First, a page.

12:53 GMT24 September 2020
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    It has been 104 years since the ratification of the Sykes-Picot agreement, a pact that divided the Middle East between the victorious allies of the First World War after the collapse of the Ottoman Empire.

    Signed by the diplomats of Britain and France and okayed by Russia and Italy, the deal, inked in 1916, granted London control over today's Israel, the Palestinian territories, Iraq and Jordan. The French were given access to Syria and Lebanon, whereas Russia was set to get western Armenia, Constantinople and the Turkish Straits. Italy was to receive southern Anatolia.

    Root of All Evil?

    Often referred to as the "root of all evil" in Middle East's modern history, the pact is still being debated by experts who are trying to answer the question, whether the deal was legitimate and Dr. Mordechai Kedar, one of Israel's leading Middle East experts, says the answer to that is widely disputed.

    "The Arabs and Muslims, who inhabited these areas, considered the agreement illegitimate and looked upon themselves as the rightful owners of this land. The West, on the other hand, was convinced that the mere fact of liberation gave them the right to control those areas and promote a set of their interests there".

    One such interest was the desire to keep controlling the Suez Canal that shortened the western vessels' routes to India bypassing the dangers of Africa, while the other was the colonialists' urge for oil.

    After scrapping the use of coal and replacing it with oil, the British navy was looking for steady supplies of crude and the Middle East, rich in this resource, presented them with such an opportunity.

    Mark Sykes and François Georges-Picot
    © Wikipedia /
    Mark Sykes and François Georges-Picot

    To make sure their interests were maintained, the colonial powers placed stooges in the areas they came to control and implemented a "divide and conquer" policy, dispersing some ethnic groups, like the Kurds, between vast territories, while framing other, very often incompatible, ethnicities in one area without taking into account the demographic, socio-cultural and religious aspects of the region. That, very often, led to chaos, turbulence, instability and a lot of spilled blood.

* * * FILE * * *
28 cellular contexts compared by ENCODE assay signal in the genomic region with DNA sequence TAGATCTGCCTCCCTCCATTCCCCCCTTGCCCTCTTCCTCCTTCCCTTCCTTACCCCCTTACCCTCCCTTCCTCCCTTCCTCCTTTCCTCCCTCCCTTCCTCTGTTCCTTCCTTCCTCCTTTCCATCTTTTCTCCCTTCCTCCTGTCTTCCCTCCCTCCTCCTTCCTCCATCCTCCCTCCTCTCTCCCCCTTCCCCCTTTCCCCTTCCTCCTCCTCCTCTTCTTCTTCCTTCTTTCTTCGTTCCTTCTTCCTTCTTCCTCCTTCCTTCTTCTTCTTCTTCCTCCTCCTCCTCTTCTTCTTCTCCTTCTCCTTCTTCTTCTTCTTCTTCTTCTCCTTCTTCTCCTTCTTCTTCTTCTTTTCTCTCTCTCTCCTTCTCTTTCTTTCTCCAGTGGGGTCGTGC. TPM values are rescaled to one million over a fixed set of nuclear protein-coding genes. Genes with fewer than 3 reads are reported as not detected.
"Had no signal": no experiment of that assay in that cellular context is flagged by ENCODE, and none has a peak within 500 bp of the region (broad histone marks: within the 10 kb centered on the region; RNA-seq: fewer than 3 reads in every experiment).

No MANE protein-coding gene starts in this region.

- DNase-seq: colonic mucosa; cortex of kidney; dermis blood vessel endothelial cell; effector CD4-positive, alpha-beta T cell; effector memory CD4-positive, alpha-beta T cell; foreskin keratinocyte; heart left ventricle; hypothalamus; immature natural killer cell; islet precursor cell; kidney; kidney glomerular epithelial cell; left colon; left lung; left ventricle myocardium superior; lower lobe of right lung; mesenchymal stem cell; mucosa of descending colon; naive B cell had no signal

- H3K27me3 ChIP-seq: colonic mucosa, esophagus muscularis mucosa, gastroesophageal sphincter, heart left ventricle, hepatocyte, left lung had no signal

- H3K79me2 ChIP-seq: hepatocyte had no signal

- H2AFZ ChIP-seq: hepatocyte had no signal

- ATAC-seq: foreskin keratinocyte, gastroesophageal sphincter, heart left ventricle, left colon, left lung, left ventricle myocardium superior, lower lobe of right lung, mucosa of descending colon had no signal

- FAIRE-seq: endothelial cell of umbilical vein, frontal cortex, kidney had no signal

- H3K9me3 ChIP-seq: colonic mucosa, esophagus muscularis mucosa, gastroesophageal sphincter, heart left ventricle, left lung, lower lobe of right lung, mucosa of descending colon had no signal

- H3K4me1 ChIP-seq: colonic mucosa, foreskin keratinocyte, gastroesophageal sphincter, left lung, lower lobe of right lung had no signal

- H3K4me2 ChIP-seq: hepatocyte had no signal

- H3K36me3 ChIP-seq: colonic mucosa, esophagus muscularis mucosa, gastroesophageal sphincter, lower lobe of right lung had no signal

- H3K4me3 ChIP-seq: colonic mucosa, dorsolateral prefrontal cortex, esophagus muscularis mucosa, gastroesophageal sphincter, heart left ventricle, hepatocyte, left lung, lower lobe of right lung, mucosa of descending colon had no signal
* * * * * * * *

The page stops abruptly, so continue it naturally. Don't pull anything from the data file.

Such was the case with Iraq that was carved up from three former Ottoman provinces and such was the case with Syria, a conglomerate uniting various tribes and ethnicities, religions and sectarian groups under one roof.

    Only the Beginning

    But that mess was just the beginning. "The Sykes-Picot agreement only divided the areas between the world powers, it didn't create states. That decision occurred much later when the League of Nations gave Britain and France a mandate over these areas [in the early 1920s], while the idea was that by the end of their 25 year long rule, these entities would finally become independent," explained Kedar.

    The only problem was that people of the area, who have been hoping to get independence instead of the mandate that was perceived as no more than colonial rule, did not want to wait, rocking the already shaking boat with clashes, riots and demonstrations, problems that never ceased even after the last foreign soldiers left the region's soil.

    "You can't sit peoples with major differences around the same bonfire and expect them to be united around a common goal. The modern state failed to replace people's traditional allegiances because apart from artificial borders nothing really glued them and that often resulted in failed states mired in violence and blood," said Kedar.

    The Eight-State Solution